Outerwall: New Name, New Business?

Jordan is a member of The Motley Fool Blog Network -- entries represent the personal opinion of the blogger and are not formally edited.

Goodbye, Coinstar. Hello...Outerwall (NASDAQ: OUTR)?

This week Coinstar went through a name change, reflecting its diversified set of businesses. The company operates several vending businesses from Coinstar to the beloved Redbox, with its hands in a few new upstart projects.

Does this new name change reflect a new era?

New blockbusters

Outerwall's current product mix is showing some age. A potential end to the U.S. penny threatens Coinstar. Redbox is built atop DVDs and BluRays, physical media that is losing to on-demand online services like Netflix.

The company is rapidly seeking out a new product to be its cash cow. Redbox contributed $386.7 million to the company's operating profits in 2012, yet it required a cash infusion of only $1.1 million in maintenance CapEx. The aging business is spinning off tons of cash, cash Coinstar doesn't have anywhere to invest.

The company is desperately seeking the next big vending product. Let's take a look at some of the new products in the pipeline.

Rubi

This coffee vending product is the star of its new ventures portfolio. Rubi has an exclusive contract with Seattle's Best, a subsidiary of Starbucks (NASDAQ: SBUX) to sell cups of coffee with the press of a button (Read: Rubi just borrowed one of the world's best brands and locked it down for itself).

The partnership with Starbucks makes Rubi and immediate leader in the space. Where other single cup servers are known for lower quality, off-brand products, Rubi sells only the Seattle's Best name. No other vending company can use the same coffee in its machines.

Outerwall claims big potential for this one-cup coffee vender. The economics are particularly impressive, with 25 average daily vends at an average price of $1.30. Total revenue per unit came in at an average of $12,000 in 2012.

Though $12,000 doesn't compare to the $50,000 in revenue of the average Redbox in 2012, the margins in coffee are enormous. The average DVD survives for only about $30 in rental revenue at Redbox, which doesn't leave much for profits. Coffee, however, costs just pennies per cup.

Outerwall can leverage its existing Redbox locations for quick placement of its Rubi units. It placed units with Wal-Mart and Sam's Club, plus a number of well-known, high-traffic national retailers.

All in all, Outerwall believes the company is fighting for an addressable market of $800 million, and it's going for it. The company claimed 80 locations in January, with plans to invest heavily, taking the product to new markets. After bringing out a second version of the Rubi, the unit can hold twice as much coffee and vend two sizes (12oz and 16oz) to add marginal profitability. The company's big investment shows this product has huge profit potential given Outerwall's goal of 20% annual returns on invested capital for its mature businesses.

ecoATM

This may be the coolest product in Outerwall's lineup. The company recently agreed to buy the remaining 77% of ecoATM it didn't own at a valuation of $350 million.

The company turns used electronic devices into cash. Those that have little or no market value are recycled for free.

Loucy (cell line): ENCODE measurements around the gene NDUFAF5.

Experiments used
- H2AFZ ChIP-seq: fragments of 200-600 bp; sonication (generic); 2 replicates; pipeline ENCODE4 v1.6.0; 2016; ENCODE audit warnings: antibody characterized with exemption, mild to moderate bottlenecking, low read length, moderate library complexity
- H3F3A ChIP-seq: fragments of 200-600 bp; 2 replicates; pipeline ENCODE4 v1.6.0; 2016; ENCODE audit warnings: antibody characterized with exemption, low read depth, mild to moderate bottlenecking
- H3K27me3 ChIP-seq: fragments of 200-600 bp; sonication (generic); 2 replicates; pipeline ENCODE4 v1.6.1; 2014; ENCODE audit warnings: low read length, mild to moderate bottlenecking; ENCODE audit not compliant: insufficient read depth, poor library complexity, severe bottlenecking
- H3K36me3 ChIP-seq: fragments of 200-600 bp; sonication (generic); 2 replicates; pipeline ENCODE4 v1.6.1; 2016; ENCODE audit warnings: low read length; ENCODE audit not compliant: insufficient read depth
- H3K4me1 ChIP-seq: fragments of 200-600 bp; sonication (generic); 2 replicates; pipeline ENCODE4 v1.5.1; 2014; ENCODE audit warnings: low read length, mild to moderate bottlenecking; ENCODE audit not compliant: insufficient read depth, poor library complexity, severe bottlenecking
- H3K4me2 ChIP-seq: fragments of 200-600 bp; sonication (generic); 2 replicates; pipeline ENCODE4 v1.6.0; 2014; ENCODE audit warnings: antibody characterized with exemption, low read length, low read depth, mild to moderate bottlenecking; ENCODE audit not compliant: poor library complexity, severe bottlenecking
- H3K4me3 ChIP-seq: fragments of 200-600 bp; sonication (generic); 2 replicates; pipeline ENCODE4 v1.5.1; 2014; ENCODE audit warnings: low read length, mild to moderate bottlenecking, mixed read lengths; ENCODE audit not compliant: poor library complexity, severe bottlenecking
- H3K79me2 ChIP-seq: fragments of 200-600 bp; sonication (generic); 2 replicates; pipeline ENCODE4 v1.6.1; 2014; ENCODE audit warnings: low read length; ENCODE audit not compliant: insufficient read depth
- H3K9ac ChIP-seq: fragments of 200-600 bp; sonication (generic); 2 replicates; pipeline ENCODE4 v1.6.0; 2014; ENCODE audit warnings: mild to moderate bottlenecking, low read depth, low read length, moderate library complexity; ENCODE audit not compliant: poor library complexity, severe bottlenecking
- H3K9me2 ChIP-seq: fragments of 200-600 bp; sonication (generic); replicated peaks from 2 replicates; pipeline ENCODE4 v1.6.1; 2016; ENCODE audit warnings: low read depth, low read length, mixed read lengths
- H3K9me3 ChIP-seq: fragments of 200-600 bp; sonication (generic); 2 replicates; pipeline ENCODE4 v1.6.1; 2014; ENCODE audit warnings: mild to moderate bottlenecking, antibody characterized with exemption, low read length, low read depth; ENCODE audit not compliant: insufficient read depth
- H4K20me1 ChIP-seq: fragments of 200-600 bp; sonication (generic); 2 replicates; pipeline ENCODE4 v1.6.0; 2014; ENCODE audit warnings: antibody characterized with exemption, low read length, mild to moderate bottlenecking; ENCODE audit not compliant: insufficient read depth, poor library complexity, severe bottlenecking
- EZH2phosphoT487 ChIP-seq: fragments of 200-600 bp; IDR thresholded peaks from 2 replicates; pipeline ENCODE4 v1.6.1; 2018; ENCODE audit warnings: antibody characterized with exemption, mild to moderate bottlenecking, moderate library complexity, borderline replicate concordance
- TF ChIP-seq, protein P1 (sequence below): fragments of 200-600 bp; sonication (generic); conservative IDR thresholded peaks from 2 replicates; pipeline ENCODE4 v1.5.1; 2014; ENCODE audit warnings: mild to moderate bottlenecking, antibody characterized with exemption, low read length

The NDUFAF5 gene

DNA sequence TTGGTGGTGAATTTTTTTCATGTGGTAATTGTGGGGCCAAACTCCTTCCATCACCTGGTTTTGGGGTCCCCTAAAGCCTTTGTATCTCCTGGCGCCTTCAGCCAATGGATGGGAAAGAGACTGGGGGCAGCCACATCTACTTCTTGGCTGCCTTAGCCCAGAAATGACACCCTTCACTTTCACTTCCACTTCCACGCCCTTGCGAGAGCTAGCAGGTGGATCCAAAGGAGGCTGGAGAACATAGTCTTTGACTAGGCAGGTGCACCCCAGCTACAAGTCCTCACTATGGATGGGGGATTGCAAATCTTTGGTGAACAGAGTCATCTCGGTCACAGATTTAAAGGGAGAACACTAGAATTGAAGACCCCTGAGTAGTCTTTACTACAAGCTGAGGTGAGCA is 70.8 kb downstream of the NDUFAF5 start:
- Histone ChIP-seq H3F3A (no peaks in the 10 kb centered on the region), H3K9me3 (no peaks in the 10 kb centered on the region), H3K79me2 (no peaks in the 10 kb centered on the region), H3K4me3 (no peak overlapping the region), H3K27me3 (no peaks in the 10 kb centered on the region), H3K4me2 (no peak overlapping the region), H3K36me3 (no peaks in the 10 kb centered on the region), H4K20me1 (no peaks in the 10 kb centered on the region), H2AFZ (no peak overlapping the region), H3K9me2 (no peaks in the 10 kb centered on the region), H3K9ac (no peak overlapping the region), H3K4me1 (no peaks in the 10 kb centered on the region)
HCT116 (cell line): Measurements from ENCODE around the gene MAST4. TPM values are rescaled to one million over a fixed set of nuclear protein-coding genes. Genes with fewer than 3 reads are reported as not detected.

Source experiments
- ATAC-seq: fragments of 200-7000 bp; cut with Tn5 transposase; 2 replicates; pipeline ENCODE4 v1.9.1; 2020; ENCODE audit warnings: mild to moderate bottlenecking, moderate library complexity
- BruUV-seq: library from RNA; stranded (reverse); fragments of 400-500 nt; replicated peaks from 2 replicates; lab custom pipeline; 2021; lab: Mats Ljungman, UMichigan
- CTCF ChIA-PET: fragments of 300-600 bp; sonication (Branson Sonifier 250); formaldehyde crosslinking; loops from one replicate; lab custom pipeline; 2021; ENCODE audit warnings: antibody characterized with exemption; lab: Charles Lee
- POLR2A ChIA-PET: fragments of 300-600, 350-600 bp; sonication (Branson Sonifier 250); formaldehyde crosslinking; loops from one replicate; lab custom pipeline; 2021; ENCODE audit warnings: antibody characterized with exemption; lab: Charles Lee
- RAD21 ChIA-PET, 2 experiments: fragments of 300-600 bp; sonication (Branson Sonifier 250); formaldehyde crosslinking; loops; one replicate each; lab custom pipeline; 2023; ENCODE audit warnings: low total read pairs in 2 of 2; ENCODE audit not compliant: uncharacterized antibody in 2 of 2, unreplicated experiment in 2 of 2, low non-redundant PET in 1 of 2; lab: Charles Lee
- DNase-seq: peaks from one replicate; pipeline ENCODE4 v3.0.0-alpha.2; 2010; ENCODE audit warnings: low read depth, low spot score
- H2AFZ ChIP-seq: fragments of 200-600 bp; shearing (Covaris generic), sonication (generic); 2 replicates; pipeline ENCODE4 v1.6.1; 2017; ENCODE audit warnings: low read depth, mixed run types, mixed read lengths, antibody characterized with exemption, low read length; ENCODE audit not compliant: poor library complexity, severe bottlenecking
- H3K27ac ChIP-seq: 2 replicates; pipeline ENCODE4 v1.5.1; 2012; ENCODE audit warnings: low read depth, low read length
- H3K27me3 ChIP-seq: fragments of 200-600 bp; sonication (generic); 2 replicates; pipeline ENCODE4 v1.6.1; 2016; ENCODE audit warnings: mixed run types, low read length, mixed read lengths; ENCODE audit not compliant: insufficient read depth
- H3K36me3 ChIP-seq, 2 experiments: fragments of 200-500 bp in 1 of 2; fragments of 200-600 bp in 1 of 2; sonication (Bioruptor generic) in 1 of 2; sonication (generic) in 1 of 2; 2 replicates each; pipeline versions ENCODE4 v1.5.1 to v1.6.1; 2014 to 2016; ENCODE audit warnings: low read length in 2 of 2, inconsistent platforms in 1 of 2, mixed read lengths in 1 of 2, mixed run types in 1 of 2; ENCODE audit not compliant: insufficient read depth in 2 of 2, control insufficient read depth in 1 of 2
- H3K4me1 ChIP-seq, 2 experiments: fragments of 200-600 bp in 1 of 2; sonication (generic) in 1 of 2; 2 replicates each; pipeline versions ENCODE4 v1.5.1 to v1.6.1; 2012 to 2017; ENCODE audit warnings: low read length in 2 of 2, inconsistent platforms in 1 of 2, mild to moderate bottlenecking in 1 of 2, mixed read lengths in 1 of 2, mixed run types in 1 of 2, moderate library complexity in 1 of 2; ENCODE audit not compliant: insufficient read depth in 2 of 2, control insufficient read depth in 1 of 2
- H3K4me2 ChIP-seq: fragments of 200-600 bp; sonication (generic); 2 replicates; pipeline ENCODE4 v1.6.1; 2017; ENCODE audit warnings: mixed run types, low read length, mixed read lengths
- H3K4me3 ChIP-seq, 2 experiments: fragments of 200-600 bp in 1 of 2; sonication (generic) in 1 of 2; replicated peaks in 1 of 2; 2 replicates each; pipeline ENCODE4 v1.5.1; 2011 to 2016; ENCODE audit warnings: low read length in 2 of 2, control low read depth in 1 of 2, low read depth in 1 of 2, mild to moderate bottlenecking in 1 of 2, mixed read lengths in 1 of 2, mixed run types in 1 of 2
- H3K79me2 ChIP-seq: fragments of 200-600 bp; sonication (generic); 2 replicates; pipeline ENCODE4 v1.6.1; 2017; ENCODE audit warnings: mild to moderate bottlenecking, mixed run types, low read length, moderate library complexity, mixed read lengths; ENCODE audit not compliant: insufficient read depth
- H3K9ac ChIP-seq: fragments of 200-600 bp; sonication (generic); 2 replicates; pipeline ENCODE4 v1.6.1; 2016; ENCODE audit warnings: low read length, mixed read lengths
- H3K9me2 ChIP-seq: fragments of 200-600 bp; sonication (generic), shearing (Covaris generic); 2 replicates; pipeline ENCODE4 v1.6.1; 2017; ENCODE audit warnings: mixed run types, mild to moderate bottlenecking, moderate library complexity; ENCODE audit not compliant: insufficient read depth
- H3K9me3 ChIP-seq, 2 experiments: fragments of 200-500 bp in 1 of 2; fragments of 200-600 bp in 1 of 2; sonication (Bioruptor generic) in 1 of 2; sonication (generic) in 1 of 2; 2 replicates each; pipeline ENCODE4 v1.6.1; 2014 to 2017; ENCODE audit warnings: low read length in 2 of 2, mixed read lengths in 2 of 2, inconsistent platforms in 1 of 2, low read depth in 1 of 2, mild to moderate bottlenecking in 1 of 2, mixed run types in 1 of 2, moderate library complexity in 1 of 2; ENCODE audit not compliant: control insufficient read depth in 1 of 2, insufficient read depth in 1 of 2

The product is genius. The company offers a convenient way to dispose of a broken or outdated phone and give its customers cash on the spot. The safety features (customers must provide an ID for scanning and supply a fingerprint to sell their phone or MP3 player) are in-line or above those of most pawn shops. A spokesperson commented that only 1% of the phones it purchases each year are stolen.

Analysts have high expectations for ecoATM, expecting operating margins in line with GameStop's (NYSE: GME) used phone business (30%+) and a market potential in the hundreds of millions of dollars. More specifically, one analyst wrote that he expects revenue to double to $200 million by 2015. That would add $.40 per share in net income per his analysis, with growth in line with the 30-40% compound annual growth at GameStop. Each ecoATM is estimated to generate $200,000 in sales each year.

The company is differentiated by being the only national brick and mortar service that pays cash for broken devices.

The market for this product is enormous. In the first quarter, global smartphone sales reached 216 million units. Meanwhile, customers are slowing their upgrade cycle, and used phones are retaining more and more of their value. One would only expect the used phone market to grow in value as phone innovation slows.

Future beyond DVDs

Outerwall's name change reflects its new future as a micro real estate company, but its valuation does not. The company trades at just 7 times TTM free cash flow, giving it a free cash flow yield of greater than 14%.

Outerwall has the potential to be the leader of automated services for years to come. I'm keeping my outperform pick on CAPS in place. Investors are letting it go too cheap, ignoring the potential in its up-and-coming products, and placing much too importance on cash cows that still have years of cash flow ahead of them.

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Jordan Wathen has no position in any stocks mentioned. The Motley Fool recommends Starbucks. The Motley Fool owns shares of GameStop and Starbucks. Try any of our Foolish newsletter services free for 30 days. We Fools may not all hold the same opinions, but we all believe that considering a diverse range of insights makes us better investors. The Motley Fool has a disclosure policy. Is this post wrong? Click here. Think you can do better? Join us and write your own!

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